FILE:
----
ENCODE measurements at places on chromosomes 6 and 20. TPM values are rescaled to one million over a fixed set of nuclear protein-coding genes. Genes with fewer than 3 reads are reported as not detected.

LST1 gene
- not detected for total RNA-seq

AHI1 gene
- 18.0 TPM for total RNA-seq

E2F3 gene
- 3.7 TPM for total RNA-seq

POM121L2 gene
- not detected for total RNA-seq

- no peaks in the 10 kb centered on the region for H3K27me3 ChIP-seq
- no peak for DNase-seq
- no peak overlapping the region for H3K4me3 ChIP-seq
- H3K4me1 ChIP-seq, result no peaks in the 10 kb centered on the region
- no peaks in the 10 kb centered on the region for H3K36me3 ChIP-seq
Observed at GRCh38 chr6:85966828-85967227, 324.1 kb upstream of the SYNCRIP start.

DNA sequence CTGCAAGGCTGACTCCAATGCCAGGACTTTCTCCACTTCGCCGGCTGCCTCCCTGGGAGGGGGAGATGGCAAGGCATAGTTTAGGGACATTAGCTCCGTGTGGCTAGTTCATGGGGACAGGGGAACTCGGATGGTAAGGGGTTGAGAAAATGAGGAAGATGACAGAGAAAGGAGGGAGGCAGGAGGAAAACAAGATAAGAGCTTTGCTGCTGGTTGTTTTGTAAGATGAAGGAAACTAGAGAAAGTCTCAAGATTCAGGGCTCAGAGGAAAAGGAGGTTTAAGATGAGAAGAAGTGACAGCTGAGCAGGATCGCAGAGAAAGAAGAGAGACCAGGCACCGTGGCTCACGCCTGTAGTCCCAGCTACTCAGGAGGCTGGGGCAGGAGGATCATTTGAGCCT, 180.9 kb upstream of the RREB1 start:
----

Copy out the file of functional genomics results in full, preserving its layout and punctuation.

ENCODE measurements at places on chromosomes 6 and 20. TPM values are rescaled to one million over a fixed set of nuclear protein-coding genes. Genes with fewer than 3 reads are reported as not detected.

LST1 gene
- not detected for total RNA-seq

AHI1 gene
- 18.0 TPM for total RNA-seq

E2F3 gene
- 3.7 TPM for total RNA-seq

POM121L2 gene
- not detected for total RNA-seq

- no peaks in the 10 kb centered on the region for H3K27me3 ChIP-seq
- no peak for DNase-seq
- no peak overlapping the region for H3K4me3 ChIP-seq
- H3K4me1 ChIP-seq, result no peaks in the 10 kb centered on the region
- no peaks in the 10 kb centered on the region for H3K36me3 ChIP-seq
Observed at GRCh38 chr6:85966828-85967227, 324.1 kb upstream of the SYNCRIP start.

DNA sequence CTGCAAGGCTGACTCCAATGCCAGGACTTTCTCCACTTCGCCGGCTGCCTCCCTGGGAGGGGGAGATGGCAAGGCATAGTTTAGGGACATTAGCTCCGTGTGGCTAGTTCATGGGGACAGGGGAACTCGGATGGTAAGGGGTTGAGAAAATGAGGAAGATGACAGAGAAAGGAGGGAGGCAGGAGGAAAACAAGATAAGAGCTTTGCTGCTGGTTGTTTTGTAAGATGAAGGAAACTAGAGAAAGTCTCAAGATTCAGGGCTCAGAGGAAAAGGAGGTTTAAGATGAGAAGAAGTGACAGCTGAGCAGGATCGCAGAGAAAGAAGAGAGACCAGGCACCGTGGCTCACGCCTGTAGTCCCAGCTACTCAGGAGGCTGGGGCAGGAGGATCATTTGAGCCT, 180.9 kb upstream of the RREB1 start: